season at a theater -- because that's exactly what this is. Only difference is that seeing a lot of shows is very much a part of the journey. I think I see around 100 shows a year, if not more, and I try to see shows that have not only been endorsed by critics and institutions, but shows at theaters who have been producing work in the South and West sides of the city by companies who have been around as long as many of Chicago's staples, if not longer. There's so much happening around the city, and so much of it goes unseen, which is the fun part about Theater on the Lake as a concept. It gives companies that second chance, with a huge platform and opportunity to recruit and grow audiences who might not have thought to see anything outside of "Chicago's Top Ten Shows" and so on. So I see a lot. And I keep a running list of shows that catch my eye and attention in various ways.

 

I start with my gut. How did I feel after watching the show? I have to tell you, even the smallest productions with such minimal production value never ceases to blow me away. What is it about the storytelling that drives it home for me? Who are these people on stage and how do I connect wit them? Why? If a show sticks with me after two or three days of me seeing it, if I find myself telling someone about it or deconstructing it for myself when I'm taking a shower (where I do my best thinking), it's on my list. Is this show doing something different or unique that I haven't seen before and challenges the art form or pushes it in unexpected directions? It's on my list. Is this show doing something that Chicago audiences celebrate: a riveting ensemble, stories reflective of the people of this city, stories that ask hard questions without easy answers, relentless storytelling in its comedy, drama, other-worldliness? It's on my list.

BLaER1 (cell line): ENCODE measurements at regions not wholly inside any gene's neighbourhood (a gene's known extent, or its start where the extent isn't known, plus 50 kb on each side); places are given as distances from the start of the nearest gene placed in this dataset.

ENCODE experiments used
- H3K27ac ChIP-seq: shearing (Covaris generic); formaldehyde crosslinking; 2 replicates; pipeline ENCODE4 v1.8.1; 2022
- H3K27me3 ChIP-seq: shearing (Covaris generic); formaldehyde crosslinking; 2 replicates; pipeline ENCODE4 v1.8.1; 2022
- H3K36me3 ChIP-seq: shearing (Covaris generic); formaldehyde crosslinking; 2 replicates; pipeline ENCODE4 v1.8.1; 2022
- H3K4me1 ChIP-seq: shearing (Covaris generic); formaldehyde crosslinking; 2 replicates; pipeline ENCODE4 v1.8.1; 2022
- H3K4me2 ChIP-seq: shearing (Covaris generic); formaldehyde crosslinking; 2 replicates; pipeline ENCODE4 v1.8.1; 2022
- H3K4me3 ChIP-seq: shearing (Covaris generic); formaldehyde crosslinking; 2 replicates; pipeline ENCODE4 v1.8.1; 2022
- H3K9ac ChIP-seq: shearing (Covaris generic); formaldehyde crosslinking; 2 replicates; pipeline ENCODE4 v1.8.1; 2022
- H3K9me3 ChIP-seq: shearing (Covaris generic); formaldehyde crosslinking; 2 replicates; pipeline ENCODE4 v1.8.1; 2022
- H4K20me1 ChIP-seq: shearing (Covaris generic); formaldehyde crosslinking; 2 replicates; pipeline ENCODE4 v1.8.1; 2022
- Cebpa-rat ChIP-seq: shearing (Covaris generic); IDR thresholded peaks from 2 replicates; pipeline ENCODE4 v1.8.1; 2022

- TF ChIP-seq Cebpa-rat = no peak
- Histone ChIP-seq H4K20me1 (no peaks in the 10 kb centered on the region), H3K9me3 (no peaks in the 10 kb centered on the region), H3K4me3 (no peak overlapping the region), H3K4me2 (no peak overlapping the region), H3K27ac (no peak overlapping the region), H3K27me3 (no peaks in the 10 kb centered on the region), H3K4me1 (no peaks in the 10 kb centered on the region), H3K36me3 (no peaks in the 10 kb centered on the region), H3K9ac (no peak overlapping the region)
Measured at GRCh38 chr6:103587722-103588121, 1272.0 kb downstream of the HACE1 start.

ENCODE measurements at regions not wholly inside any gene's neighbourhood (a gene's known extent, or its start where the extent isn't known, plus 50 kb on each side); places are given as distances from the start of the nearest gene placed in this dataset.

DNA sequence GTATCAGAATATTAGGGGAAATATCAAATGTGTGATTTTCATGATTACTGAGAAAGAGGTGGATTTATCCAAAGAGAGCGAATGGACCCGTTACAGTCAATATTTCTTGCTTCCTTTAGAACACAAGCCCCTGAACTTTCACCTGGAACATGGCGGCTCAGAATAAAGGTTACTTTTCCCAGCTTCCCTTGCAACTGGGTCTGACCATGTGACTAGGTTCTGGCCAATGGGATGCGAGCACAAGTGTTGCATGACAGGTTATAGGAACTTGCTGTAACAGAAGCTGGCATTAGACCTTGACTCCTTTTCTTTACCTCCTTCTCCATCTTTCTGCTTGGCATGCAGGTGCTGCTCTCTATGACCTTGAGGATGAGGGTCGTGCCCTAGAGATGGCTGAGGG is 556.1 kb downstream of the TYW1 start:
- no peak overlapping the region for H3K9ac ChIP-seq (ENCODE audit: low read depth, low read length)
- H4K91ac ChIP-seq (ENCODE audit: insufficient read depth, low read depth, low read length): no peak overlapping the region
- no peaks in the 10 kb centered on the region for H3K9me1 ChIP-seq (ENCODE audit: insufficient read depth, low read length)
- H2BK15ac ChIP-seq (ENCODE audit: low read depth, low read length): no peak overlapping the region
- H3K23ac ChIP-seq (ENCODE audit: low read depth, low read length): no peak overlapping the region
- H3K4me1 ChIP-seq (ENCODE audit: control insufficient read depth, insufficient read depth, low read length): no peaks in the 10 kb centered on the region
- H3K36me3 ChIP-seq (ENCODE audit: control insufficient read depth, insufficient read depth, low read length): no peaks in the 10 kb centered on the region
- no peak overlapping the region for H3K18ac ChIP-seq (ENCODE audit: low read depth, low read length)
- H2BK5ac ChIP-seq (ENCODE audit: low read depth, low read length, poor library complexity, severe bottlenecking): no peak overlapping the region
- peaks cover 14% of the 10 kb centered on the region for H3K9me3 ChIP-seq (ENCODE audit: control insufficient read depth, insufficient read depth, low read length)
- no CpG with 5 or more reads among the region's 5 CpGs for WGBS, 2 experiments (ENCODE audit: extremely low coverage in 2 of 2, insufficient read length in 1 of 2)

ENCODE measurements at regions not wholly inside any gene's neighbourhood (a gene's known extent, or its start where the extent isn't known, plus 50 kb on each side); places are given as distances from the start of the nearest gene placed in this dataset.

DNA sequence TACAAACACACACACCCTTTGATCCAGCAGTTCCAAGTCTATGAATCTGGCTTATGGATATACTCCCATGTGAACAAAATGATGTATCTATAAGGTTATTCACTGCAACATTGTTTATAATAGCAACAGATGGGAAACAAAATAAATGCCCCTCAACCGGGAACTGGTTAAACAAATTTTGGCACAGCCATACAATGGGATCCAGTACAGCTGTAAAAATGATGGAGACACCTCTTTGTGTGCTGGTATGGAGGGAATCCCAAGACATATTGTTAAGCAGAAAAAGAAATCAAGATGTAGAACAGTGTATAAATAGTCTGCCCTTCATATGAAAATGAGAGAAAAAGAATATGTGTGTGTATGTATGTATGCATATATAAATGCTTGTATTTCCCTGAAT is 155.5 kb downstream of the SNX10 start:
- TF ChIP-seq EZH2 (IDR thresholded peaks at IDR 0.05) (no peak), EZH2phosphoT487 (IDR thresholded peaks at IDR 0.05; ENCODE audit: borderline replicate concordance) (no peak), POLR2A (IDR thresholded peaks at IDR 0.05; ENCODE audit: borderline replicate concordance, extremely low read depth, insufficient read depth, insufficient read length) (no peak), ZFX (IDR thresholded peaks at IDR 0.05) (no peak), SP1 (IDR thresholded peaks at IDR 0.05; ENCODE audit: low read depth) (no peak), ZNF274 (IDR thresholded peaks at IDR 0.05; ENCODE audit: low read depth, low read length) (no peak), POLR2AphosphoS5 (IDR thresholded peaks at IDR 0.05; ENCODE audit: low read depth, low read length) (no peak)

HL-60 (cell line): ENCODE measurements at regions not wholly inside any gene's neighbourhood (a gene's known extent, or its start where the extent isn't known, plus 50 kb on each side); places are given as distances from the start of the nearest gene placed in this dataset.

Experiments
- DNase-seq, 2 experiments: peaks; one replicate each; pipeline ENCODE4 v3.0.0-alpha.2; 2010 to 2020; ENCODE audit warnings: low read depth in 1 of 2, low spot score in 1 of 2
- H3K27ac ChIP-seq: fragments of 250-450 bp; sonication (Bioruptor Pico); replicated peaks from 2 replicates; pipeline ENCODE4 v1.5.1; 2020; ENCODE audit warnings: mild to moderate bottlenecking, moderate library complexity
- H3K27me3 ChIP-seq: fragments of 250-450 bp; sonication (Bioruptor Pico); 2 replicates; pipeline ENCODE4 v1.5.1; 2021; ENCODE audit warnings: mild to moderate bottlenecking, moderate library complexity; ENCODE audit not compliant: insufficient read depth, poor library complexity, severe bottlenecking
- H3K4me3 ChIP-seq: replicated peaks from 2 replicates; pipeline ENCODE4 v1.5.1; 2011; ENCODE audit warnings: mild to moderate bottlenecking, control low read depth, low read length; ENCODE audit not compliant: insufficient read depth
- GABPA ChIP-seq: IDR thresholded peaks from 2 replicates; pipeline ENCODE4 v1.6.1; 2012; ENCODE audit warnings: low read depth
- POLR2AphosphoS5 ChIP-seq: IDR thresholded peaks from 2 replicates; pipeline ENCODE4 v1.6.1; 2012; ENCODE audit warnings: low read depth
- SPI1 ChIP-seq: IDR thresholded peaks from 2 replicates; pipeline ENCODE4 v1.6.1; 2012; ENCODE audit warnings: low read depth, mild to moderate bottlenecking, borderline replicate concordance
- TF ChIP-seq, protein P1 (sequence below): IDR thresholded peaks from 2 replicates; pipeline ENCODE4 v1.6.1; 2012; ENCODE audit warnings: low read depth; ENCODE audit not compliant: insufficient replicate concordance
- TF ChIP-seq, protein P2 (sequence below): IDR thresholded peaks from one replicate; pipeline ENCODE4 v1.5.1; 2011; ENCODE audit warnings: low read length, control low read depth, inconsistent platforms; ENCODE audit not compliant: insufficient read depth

By the time I have to narrow down what the season is gonna look like, I've got like 40 or 50 shows. It's here where the curation process starts to get, well, curatorial. I look at TOTL's production history. Who's had a seat at the table before? Is it time to make room for a company who has never been at TOTL? What about our contemporary context? What's happening in this city and this country that a show is speaking to directly? Interrogating head-on? Asking audiences to think deeper and harder about? And then, as subjective as it might be, what about sheer must see value? What shows do I fervently believe, for one reason or another, have to have another life. Not could have, but must have. That's definitely determined on a show-by-show basis. Then, I take a look at what I've got left. Usually 10 or 15. And I start looking at the makeup of the creative team, of the ensembles, of the company and piece the whole thing together. What combination of shows tells us a story? What combination of shows reflects the people, values, and art-making of this city? What combination of shows says: this is Chicago theater?